I had been on the look-out for a scenic 10k ever since I had to pull out of the Brighton 10k last November and the Richmond Riverside Run didn’t disappoint. The race is out and back from Ham Street to Kingston along the towpath.
There was a great atmosphere at the registration area when we arrived and with a few vans selling food and coffee. It’s a small race so it didn’t take me and my friend too long to collect our numbers and pop to the loo. It was a beautifully sunny morning so we had a little wander around and admired the houses and boats along the river. With it being such a small race, it was easy to get ready and leave our bags in their designated number area mere minutes before the start.
At 9.30am we all lined up with the faster runners repeatedly advised to get to the front due to the narrow path we would be running on. They set us off in waves with about 30 seconds in between.
My plan was to set off quicker than normal, try and pass people early and then settle down after a kilometre or two. The path itself was muddy with lots of potholes, a bit like the canal route in Birmingham but with bigger stones and more mud. Trying to dodge in and out, avoiding other runners and the low hanging branches made it a bit more like cross country than I had anticipated!
At the 3k mark we came out of the trees and got a great view of the river. We were directed up a little hill to the higher towpath and could see the lower one we would be running back on. The views of the boats, the rowers and the beautiful houses were fantastic, but with such narrow paths, I had to keep focused on the run.
The turning point to come back along the lower towpath was 4k which was a bit weird psychologically. It was good to be heading back but we still had more than 5k to go. Being lower down and now that the runners had thinned out a bit, I got a chance to really take in the stunning scenery and enjoy the bright sunshine.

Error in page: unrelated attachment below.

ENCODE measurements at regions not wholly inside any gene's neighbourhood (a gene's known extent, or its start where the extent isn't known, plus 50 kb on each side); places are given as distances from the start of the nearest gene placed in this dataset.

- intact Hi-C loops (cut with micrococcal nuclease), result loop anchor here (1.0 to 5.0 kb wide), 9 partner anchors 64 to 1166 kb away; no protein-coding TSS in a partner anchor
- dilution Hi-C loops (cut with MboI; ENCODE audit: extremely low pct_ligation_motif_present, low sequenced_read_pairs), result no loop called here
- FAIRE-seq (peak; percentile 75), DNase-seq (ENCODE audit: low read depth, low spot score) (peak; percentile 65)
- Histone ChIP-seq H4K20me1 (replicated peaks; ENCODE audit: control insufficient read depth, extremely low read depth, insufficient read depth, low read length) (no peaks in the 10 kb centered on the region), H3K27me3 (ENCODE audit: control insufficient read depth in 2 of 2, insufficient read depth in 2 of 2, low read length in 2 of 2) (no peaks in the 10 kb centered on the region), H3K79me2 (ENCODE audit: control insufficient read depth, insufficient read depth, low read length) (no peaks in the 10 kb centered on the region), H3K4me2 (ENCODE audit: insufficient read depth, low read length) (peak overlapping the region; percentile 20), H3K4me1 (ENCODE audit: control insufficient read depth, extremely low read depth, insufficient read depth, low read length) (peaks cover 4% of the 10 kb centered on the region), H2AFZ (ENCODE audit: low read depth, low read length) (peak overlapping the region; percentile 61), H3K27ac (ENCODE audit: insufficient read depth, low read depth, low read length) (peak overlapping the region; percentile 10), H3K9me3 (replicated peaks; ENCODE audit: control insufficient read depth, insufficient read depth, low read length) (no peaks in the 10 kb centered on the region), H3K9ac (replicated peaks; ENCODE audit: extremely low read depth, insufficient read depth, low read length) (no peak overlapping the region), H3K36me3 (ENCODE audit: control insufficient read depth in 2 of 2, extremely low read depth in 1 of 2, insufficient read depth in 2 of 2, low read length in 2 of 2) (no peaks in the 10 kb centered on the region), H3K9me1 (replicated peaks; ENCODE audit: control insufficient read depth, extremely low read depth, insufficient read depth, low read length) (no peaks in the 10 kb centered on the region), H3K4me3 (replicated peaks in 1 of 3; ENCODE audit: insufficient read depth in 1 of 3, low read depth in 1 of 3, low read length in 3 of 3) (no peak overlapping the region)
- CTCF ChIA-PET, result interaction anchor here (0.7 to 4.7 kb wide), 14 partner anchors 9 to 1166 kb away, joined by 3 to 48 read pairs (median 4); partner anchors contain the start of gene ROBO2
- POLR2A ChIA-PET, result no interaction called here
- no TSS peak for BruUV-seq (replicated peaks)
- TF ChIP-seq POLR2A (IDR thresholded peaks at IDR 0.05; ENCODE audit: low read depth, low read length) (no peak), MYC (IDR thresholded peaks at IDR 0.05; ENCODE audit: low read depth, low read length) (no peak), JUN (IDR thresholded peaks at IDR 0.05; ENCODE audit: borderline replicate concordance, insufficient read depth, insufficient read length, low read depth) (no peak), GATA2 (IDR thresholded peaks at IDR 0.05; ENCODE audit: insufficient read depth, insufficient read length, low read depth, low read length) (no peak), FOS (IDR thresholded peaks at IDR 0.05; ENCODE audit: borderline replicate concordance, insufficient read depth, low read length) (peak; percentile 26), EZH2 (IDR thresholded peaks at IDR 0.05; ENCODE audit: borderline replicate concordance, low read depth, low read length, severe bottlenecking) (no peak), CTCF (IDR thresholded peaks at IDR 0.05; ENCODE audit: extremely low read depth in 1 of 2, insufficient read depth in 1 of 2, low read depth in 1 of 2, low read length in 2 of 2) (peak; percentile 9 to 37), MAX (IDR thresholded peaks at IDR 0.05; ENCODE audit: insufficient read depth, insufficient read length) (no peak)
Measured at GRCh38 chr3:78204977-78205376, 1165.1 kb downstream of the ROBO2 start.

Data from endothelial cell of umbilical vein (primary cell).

At about 6k I started to feel tired and gave up on dodging the puddles and mud. At 7k we were almost at the start/finish line again but we had to run past it for another 1 1/2k or so. Before the race I thought this might break me but having some supporters cheering us again was lovely and gave me a boost for the last 3k. I kept waiting and waiting for the turning point but it was nowhere in sight and I was starting to feel like I wouldn’t get a PB. At 9k we turned back and my brain tried to calculate how long I had to do the last 1k. Needless to say I had no idea what I needed to do so I just tried to pick up the pace as much as I could. I could hear the crowds again and I could see the finish line which was just what I needed to keep me going. I got to the finish and managed to knock almost 2 minutes off my PB, owed entirely to my XC training! I was so delighted! A guy came up to me straight after the finish and thanked me for being his inspiration as he’d been running right behind me the whole way. Normally I feel like punching people when they say that as they usually sprint past me at the end. But as I was in such a good mood and he had the good grace not to pass me, I merely thanked him for his kind words.
My friend finished a little while later and she too was delighted with her performance. It was her first ever 10k and she loved it. We collected our medals and our free bottle of lemonade and walked back to the bus stop in the glorious sunshine.
I would thoroughly recommend this race for the scenery and the generally chilled out atmosphere. There are a series of races along this route so you won’t have to wait until next March if you’d like to do it.
Placing: 209th out of 764